Annals of Surgical Oncology

, Volume 18, Issue 13, pp 3593–3600

Factors Predictive of the Status of Sentinel Lymph Nodes in Melanoma Patients from a Large Multicenter Database

  • Richard L. WhiteJr.
  • Gregory D. Ayers
  • Virginia H. Stell
  • Shouluan Ding
  • Jeffrey E. Gershenwald
  • Jonathan C. Salo
  • Barbara A. Pockaj
  • Richard Essner
  • Mark Faries
  • Kim James Charney
  • Eli Avisar
  • Axel Hauschild
  • Friederike Egberts
  • Bruce J. Averbook
  • Carlos A. Garberoglio
  • John T. Vetto
  • Merrick I. Ross
  • David Chu
  • Vijay Trisal
  • Harald Hoekstra
  • Eric Whitman
  • Harold J. Wanebo
  • Daniel DeBonis
  • Michael Vezeridis
  • Aaron Chevinsky
  • Mohammed Kashani-Sabet
  • Yu Shyr
  • Lynne Berry
  • Zhiguo Zhao
  • Seng-jaw Soong
  • Stanley P. L. Leong
  • for the Sentinel Lymph Node Working Group
Melanomas

Abstract

Background

Numerous predictive factors for cutaneous melanoma metastases to sentinel lymph nodes have been identified; however, few have been found to be reproducibly significant. This study investigated the significance of factors for predicting regional nodal disease in cutaneous melanoma using a large multicenter database.

Methods

Seventeen institutions submitted retrospective and prospective data on 3463 patients undergoing sentinel lymph node (SLN) biopsy for primary melanoma. Multiple demographic and tumor factors were analyzed for correlation with a positive SLN. Univariate and multivariate statistical analyses were performed.

Results

Of 3445 analyzable patients, 561 (16.3%) had a positive SLN biopsy. In multivariate analysis of 1526 patients with complete records for 10 variables, increasing Breslow thickness, lymphovascular invasion, ulceration, younger age, the absence of regression, and tumor location on the trunk were statistically significant predictors of a positive SLN.

Conclusions

These results confirm the predictive significance of the well-established variables of Breslow thickness, ulceration, age, and location, as well as consistently reported but less well-established variables such as lymphovascular invasion. In addition, the presence of regression was associated with a lower likelihood of a positive SLN. Consideration of multiple tumor parameters should influence the decision for SLN biopsy and the estimation of nodal metastatic disease risk.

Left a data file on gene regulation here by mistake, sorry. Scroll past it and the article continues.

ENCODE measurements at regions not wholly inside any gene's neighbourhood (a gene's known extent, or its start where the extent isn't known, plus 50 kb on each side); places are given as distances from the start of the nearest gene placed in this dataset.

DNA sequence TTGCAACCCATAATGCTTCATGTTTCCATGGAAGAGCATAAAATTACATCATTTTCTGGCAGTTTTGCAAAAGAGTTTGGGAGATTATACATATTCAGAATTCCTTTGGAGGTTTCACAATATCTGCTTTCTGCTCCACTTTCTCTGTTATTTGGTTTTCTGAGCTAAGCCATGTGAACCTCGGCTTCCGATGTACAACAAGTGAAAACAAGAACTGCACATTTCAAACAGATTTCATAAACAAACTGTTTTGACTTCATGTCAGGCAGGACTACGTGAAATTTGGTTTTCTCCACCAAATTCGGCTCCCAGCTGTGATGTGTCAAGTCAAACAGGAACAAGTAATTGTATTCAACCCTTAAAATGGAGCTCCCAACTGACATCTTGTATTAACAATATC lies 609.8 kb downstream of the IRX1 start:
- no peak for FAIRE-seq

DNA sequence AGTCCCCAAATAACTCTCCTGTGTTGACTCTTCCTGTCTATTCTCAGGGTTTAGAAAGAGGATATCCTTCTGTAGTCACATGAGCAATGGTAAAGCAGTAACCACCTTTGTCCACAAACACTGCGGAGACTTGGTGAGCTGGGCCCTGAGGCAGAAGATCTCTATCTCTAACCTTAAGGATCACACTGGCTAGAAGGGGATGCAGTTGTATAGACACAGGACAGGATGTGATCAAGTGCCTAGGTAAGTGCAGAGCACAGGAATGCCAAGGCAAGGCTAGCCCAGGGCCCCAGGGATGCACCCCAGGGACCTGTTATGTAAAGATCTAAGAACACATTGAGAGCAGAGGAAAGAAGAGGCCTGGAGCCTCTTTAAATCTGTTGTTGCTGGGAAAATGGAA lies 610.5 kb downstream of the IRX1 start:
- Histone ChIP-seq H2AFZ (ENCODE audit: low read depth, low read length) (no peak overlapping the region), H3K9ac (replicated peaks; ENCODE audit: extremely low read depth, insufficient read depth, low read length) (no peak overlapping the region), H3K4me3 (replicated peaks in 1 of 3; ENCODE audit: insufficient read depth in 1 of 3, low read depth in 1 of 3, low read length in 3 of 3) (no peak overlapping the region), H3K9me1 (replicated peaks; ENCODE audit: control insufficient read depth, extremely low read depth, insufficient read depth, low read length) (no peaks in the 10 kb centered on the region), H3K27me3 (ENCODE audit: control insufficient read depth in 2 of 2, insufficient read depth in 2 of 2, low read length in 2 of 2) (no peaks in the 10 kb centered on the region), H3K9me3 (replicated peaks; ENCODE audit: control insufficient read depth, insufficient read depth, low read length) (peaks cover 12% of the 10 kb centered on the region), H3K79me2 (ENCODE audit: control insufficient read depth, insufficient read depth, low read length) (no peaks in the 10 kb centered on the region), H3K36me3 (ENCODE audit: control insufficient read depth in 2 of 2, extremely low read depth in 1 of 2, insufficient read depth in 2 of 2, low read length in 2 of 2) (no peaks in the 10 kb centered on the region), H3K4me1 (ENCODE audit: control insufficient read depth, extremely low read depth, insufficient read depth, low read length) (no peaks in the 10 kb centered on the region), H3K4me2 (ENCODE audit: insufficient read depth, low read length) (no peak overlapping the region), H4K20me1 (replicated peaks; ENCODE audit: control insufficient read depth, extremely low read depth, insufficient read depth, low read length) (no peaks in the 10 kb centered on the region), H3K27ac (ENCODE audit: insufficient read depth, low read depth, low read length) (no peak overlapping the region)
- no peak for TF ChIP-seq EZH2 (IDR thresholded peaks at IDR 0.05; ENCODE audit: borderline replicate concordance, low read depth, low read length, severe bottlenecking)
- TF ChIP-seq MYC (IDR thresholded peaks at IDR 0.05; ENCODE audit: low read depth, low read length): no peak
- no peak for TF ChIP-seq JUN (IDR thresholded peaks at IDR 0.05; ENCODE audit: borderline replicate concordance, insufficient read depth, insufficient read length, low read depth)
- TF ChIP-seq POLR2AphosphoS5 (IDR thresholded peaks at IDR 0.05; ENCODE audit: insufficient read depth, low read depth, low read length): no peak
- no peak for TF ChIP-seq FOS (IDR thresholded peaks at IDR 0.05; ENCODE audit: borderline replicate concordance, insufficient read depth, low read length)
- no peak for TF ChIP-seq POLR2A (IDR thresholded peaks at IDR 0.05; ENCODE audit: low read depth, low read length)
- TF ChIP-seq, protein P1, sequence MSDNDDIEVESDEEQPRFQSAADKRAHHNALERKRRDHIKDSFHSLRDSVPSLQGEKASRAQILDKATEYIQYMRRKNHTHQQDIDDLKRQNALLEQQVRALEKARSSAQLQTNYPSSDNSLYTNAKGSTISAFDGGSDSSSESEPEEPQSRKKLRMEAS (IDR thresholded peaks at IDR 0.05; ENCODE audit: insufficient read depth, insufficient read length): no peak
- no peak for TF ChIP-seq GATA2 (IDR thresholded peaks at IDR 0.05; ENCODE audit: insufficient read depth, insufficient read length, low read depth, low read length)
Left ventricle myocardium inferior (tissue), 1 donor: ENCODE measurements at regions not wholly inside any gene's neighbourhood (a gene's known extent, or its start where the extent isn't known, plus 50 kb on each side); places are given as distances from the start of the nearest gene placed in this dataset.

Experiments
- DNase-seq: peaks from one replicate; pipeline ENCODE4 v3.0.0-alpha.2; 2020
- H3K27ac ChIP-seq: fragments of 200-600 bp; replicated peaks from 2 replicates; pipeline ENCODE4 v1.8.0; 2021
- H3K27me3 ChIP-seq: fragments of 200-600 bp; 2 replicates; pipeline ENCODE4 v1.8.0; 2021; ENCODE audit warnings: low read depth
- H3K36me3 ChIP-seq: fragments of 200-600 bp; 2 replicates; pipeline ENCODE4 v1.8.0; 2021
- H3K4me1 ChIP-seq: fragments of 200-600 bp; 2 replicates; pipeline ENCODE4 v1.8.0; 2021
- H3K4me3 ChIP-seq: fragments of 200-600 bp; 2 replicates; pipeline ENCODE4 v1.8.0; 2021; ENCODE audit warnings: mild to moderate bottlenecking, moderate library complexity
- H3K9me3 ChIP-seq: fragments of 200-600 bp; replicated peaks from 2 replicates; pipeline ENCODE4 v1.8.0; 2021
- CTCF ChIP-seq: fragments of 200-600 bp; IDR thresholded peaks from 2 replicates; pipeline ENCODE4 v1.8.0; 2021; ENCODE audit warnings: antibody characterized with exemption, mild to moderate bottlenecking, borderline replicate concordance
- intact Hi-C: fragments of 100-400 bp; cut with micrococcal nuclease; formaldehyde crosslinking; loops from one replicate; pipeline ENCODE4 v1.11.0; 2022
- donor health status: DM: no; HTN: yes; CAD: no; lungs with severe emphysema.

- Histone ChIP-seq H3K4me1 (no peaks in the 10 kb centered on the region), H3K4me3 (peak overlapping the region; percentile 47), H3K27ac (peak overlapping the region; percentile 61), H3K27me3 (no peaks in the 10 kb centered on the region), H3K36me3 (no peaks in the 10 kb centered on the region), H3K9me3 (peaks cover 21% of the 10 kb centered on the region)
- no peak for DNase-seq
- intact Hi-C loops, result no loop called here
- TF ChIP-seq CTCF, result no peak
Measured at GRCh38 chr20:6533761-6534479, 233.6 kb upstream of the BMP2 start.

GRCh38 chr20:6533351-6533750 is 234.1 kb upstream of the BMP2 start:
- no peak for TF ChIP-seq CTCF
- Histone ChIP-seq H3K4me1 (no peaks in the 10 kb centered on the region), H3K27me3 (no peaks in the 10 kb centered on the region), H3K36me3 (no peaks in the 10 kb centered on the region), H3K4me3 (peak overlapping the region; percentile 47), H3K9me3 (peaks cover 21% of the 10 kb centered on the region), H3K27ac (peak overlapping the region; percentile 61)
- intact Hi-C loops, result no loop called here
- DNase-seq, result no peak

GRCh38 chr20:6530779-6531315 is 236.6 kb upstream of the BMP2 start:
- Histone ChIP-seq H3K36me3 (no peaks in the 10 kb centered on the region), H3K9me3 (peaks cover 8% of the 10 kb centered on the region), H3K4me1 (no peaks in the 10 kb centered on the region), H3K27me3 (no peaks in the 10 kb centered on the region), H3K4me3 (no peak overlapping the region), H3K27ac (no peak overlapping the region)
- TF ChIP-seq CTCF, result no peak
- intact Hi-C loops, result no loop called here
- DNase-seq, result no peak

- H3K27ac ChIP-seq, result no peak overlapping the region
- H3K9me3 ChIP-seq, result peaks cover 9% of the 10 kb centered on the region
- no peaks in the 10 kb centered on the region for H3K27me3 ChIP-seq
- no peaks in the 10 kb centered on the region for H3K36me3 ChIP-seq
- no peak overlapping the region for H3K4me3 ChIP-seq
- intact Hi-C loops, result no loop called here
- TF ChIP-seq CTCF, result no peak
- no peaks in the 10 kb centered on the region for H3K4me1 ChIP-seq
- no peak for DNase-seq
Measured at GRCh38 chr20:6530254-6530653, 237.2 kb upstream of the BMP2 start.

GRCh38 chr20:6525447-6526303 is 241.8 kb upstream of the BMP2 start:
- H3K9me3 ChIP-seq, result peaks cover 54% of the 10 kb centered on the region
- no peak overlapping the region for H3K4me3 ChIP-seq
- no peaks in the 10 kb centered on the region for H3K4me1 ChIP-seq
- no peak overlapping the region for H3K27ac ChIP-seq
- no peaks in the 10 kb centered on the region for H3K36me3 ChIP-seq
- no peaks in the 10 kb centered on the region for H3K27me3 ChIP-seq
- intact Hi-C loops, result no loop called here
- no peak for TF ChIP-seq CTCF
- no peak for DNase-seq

Copyright information

© Society of Surgical Oncology 2011

Authors and Affiliations

  • Richard L. WhiteJr.
    • 1
  • Gregory D. Ayers
    • 2
  • Virginia H. Stell
    • 1
  • Shouluan Ding
    • 3
  • Jeffrey E. Gershenwald
    • 4
  • Jonathan C. Salo
    • 1
  • Barbara A. Pockaj
    • 5
  • Richard Essner
    • 6
  • Mark Faries
    • 6
  • Kim James Charney
    • 7
  • Eli Avisar
    • 8
  • Axel Hauschild
    • 9
  • Friederike Egberts
    • 9
  • Bruce J. Averbook
    • 10
  • Carlos A. Garberoglio
    • 11
  • John T. Vetto
    • 12
  • Merrick I. Ross
    • 4
  • David Chu
    • 13
  • Vijay Trisal
    • 13
  • Harald Hoekstra
    • 14
  • Eric Whitman
    • 15
  • Harold J. Wanebo
    • 16
  • Daniel DeBonis
    • 17
  • Michael Vezeridis
    • 18
  • Aaron Chevinsky
    • 19
  • Mohammed Kashani-Sabet
    • 20
  • Yu Shyr
    • 2
  • Lynne Berry
    • 2
  • Zhiguo Zhao
    • 2
  • Seng-jaw Soong
    • 3
  • Stanley P. L. Leong
    • 20
  • for the Sentinel Lymph Node Working Group
  1. 1.Department of General Surgery, Division of Surgical Oncology, Blumenthal Cancer CenterCarolinas Medical CenterCharlotteUSA
  2. 2.Vanderbilt University School of MedicineNashvilleUSA
  3. 3.University of Alabama at BirminghamBirminghamUSA
  4. 4.University of Texas M. D. Anderson Cancer CenterHoustonUSA
  5. 5.Mayo ClinicScottsdaleUSA
  6. 6.John Wayne Cancer InstituteSanta MonicaUSA
  7. 7.St. Joseph HospitalOrangeUSA
  8. 8.Miller School of MedicineUniversity of MiamiMiamiUSA
  9. 9.University of KielKielGermany
  10. 10.MetroHealth Medical CenterClevelandUSA
  11. 11.Loma Linda University Medical CenterLoma LindaUSA
  12. 12.Oregon Health & Science UniversityPortlandUSA
  13. 13.City of Hope Medical CenterDuarteUSA
  14. 14.Groningen University Medical CenterGroningenThe Netherlands
  15. 15.Atlantic Melanoma CenterAtlantic HealthMorristownUSA
  16. 16.Roger Williams Medical CenterProvidenceUSA
  17. 17.University of Buenos AiresBuenos AiresArgentina
  18. 18.Rhode Island HospitalProvidenceUSA
  19. 19.Morristown Memorial HospitalMorristownUSA
  20. 20.California Pacific Medical Center and Research InstituteSan FranciscoUSA

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